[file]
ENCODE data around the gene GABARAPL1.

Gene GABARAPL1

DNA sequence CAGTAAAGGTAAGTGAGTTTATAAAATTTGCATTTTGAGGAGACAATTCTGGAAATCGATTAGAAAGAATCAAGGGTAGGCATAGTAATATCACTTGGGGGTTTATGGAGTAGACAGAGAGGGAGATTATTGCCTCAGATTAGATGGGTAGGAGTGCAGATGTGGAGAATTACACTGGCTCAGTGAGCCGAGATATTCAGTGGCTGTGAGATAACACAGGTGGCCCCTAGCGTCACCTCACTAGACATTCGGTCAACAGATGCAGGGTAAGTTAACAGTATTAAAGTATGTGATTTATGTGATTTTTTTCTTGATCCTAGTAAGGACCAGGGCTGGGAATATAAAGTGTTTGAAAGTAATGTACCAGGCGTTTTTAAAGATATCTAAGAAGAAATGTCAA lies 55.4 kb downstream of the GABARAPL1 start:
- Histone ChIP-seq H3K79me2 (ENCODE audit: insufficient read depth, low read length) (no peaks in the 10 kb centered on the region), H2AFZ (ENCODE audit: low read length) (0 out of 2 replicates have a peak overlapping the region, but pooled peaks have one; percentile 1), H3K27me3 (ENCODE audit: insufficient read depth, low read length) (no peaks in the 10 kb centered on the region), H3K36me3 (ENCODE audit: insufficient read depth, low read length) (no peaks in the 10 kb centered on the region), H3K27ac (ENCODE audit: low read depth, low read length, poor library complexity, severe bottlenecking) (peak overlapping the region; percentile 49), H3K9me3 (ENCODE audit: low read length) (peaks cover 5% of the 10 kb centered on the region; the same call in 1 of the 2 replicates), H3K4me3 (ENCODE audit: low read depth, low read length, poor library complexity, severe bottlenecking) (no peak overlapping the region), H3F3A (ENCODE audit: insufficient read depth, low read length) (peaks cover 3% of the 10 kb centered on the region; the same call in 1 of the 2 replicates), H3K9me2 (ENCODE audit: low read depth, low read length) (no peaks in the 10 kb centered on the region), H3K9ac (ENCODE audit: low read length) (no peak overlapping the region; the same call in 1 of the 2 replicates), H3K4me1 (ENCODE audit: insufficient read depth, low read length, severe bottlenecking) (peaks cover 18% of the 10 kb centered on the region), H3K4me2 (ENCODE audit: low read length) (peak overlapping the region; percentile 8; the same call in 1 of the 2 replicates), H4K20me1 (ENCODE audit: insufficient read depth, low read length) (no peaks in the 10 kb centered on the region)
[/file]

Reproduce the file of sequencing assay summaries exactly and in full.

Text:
ENCODE data around the gene GABARAPL1.

Gene GABARAPL1

DNA sequence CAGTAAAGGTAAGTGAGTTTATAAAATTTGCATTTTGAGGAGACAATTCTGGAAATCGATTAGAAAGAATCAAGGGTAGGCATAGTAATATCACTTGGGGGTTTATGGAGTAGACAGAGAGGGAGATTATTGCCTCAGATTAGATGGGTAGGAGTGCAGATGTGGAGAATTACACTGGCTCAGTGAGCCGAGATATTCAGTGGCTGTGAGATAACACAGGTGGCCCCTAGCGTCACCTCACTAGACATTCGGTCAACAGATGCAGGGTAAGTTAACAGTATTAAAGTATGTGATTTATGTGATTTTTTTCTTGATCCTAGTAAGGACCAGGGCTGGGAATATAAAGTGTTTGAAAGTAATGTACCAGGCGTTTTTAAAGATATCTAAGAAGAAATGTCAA lies 55.4 kb downstream of the GABARAPL1 start:
- Histone ChIP-seq H3K79me2 (ENCODE audit: insufficient read depth, low read length) (no peaks in the 10 kb centered on the region), H2AFZ (ENCODE audit: low read length) (0 out of 2 replicates have a peak overlapping the region, but pooled peaks have one; percentile 1), H3K27me3 (ENCODE audit: insufficient read depth, low read length) (no peaks in the 10 kb centered on the region), H3K36me3 (ENCODE audit: insufficient read depth, low read length) (no peaks in the 10 kb centered on the region), H3K27ac (ENCODE audit: low read depth, low read length, poor library complexity, severe bottlenecking) (peak overlapping the region; percentile 49), H3K9me3 (ENCODE audit: low read length) (peaks cover 5% of the 10 kb centered on the region; the same call in 1 of the 2 replicates), H3K4me3 (ENCODE audit: low read depth, low read length, poor library complexity, severe bottlenecking) (no peak overlapping the region), H3F3A (ENCODE audit: insufficient read depth, low read length) (peaks cover 3% of the 10 kb centered on the region; the same call in 1 of the 2 replicates), H3K9me2 (ENCODE audit: low read depth, low read length) (no peaks in the 10 kb centered on the region), H3K9ac (ENCODE audit: low read length) (no peak overlapping the region; the same call in 1 of the 2 replicates), H3K4me1 (ENCODE audit: insufficient read depth, low read length, severe bottlenecking) (peaks cover 18% of the 10 kb centered on the region), H3K4me2 (ENCODE audit: low read length) (peak overlapping the region; percentile 8; the same call in 1 of the 2 replicates), H4K20me1 (ENCODE audit: insufficient read depth, low read length) (no peaks in the 10 kb centered on the region)